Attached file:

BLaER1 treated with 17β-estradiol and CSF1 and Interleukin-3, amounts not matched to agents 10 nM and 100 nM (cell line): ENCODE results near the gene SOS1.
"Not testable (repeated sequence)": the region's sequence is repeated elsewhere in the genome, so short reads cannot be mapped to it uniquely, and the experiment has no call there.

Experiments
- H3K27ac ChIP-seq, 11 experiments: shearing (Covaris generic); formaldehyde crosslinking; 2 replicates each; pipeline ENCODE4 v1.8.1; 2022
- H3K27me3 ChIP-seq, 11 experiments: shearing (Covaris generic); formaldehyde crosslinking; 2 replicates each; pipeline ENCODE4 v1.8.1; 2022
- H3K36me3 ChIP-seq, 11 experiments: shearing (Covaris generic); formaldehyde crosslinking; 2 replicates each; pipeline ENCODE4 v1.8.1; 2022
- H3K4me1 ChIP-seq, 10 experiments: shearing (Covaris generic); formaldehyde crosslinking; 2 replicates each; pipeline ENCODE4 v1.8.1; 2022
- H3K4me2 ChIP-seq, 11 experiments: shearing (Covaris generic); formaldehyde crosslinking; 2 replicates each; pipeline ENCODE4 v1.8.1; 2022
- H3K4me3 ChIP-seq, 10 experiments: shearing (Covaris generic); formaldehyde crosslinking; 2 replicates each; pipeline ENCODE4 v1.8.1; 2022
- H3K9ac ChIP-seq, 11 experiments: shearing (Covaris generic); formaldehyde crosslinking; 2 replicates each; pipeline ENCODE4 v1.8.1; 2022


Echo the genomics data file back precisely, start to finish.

BLaER1 treated with 17β-estradiol and CSF1 and Interleukin-3, amounts not matched to agents 10 nM and 100 nM (cell line): ENCODE results near the gene SOS1.
"Not testable (repeated sequence)": the region's sequence is repeated elsewhere in the genome, so short reads cannot be mapped to it uniquely, and the experiment has no call there.

Experiments
- H3K27ac ChIP-seq, 11 experiments: shearing (Covaris generic); formaldehyde crosslinking; 2 replicates each; pipeline ENCODE4 v1.8.1; 2022
- H3K27me3 ChIP-seq, 11 experiments: shearing (Covaris generic); formaldehyde crosslinking; 2 replicates each; pipeline ENCODE4 v1.8.1; 2022
- H3K36me3 ChIP-seq, 11 experiments: shearing (Covaris generic); formaldehyde crosslinking; 2 replicates each; pipeline ENCODE4 v1.8.1; 2022
- H3K4me1 ChIP-seq, 10 experiments: shearing (Covaris generic); formaldehyde crosslinking; 2 replicates each; pipeline ENCODE4 v1.8.1; 2022
- H3K4me2 ChIP-seq, 11 experiments: shearing (Covaris generic); formaldehyde crosslinking; 2 replicates each; pipeline ENCODE4 v1.8.1; 2022
- H3K4me3 ChIP-seq, 10 experiments: shearing (Covaris generic); formaldehyde crosslinking; 2 replicates each; pipeline ENCODE4 v1.8.1; 2022
- H3K9ac ChIP-seq, 11 experiments: shearing (Covaris generic); formaldehyde crosslinking; 2 replicates each; pipeline ENCODE4 v1.8.1; 2022